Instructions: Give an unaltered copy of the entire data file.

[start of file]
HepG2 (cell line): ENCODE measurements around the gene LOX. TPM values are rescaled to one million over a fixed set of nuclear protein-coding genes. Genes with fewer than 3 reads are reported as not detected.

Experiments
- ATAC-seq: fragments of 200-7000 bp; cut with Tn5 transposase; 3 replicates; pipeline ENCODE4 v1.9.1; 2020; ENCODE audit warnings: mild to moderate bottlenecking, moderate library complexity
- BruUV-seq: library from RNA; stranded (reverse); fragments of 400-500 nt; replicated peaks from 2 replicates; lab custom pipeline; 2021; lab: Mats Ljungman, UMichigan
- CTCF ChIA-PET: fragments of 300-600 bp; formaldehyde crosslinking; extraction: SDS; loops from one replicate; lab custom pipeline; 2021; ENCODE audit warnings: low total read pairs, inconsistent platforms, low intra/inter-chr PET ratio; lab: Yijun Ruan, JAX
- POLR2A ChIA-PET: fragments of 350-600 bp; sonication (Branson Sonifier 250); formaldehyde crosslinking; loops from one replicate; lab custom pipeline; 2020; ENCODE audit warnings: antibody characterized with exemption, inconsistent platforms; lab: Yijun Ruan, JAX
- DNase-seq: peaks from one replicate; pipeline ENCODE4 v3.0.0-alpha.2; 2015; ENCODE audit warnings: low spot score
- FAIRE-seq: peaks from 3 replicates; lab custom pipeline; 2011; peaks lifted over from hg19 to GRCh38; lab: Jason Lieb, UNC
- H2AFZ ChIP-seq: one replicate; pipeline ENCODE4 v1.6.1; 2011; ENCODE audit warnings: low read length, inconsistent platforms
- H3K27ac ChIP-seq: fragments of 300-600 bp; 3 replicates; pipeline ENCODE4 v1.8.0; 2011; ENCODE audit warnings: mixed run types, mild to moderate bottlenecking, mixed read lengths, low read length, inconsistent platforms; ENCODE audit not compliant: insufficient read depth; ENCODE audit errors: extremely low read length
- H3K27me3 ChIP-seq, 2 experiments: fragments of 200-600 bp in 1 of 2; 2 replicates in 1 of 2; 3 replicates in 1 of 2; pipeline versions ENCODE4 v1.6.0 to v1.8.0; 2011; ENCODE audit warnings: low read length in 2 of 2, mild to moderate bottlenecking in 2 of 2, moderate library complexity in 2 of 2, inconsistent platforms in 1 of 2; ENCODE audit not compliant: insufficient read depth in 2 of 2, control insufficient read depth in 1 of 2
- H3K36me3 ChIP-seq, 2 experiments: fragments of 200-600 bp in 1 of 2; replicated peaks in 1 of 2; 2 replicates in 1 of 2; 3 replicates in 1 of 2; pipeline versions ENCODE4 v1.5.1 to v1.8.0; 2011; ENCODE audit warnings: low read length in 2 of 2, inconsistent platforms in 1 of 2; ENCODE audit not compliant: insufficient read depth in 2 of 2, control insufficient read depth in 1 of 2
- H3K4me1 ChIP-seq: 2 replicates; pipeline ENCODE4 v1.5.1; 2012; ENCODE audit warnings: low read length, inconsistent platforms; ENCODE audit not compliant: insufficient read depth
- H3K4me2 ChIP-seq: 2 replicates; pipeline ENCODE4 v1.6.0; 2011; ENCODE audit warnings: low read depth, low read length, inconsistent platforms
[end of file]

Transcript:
HepG2 (cell line): ENCODE measurements around the gene LOX. TPM values are rescaled to one million over a fixed set of nuclear protein-coding genes. Genes with fewer than 3 reads are reported as not detected.

Experiments
- ATAC-seq: fragments of 200-7000 bp; cut with Tn5 transposase; 3 replicates; pipeline ENCODE4 v1.9.1; 2020; ENCODE audit warnings: mild to moderate bottlenecking, moderate library complexity
- BruUV-seq: library from RNA; stranded (reverse); fragments of 400-500 nt; replicated peaks from 2 replicates; lab custom pipeline; 2021; lab: Mats Ljungman, UMichigan
- CTCF ChIA-PET: fragments of 300-600 bp; formaldehyde crosslinking; extraction: SDS; loops from one replicate; lab custom pipeline; 2021; ENCODE audit warnings: low total read pairs, inconsistent platforms, low intra/inter-chr PET ratio; lab: Yijun Ruan, JAX
- POLR2A ChIA-PET: fragments of 350-600 bp; sonication (Branson Sonifier 250); formaldehyde crosslinking; loops from one replicate; lab custom pipeline; 2020; ENCODE audit warnings: antibody characterized with exemption, inconsistent platforms; lab: Yijun Ruan, JAX
- DNase-seq: peaks from one replicate; pipeline ENCODE4 v3.0.0-alpha.2; 2015; ENCODE audit warnings: low spot score
- FAIRE-seq: peaks from 3 replicates; lab custom pipeline; 2011; peaks lifted over from hg19 to GRCh38; lab: Jason Lieb, UNC
- H2AFZ ChIP-seq: one replicate; pipeline ENCODE4 v1.6.1; 2011; ENCODE audit warnings: low read length, inconsistent platforms
- H3K27ac ChIP-seq: fragments of 300-600 bp; 3 replicates; pipeline ENCODE4 v1.8.0; 2011; ENCODE audit warnings: mixed run types, mild to moderate bottlenecking, mixed read lengths, low read length, inconsistent platforms; ENCODE audit not compliant: insufficient read depth; ENCODE audit errors: extremely low read length
- H3K27me3 ChIP-seq, 2 experiments: fragments of 200-600 bp in 1 of 2; 2 replicates in 1 of 2; 3 replicates in 1 of 2; pipeline versions ENCODE4 v1.6.0 to v1.8.0; 2011; ENCODE audit warnings: low read length in 2 of 2, mild to moderate bottlenecking in 2 of 2, moderate library complexity in 2 of 2, inconsistent platforms in 1 of 2; ENCODE audit not compliant: insufficient read depth in 2 of 2, control insufficient read depth in 1 of 2
- H3K36me3 ChIP-seq, 2 experiments: fragments of 200-600 bp in 1 of 2; replicated peaks in 1 of 2; 2 replicates in 1 of 2; 3 replicates in 1 of 2; pipeline versions ENCODE4 v1.5.1 to v1.8.0; 2011; ENCODE audit warnings: low read length in 2 of 2, inconsistent platforms in 1 of 2; ENCODE audit not compliant: insufficient read depth in 2 of 2, control insufficient read depth in 1 of 2
- H3K4me1 ChIP-seq: 2 replicates; pipeline ENCODE4 v1.5.1; 2012; ENCODE audit warnings: low read length, inconsistent platforms; ENCODE audit not compliant: insufficient read depth
- H3K4me2 ChIP-seq: 2 replicates; pipeline ENCODE4 v1.6.0; 2011; ENCODE audit warnings: low read depth, low read length, inconsistent platforms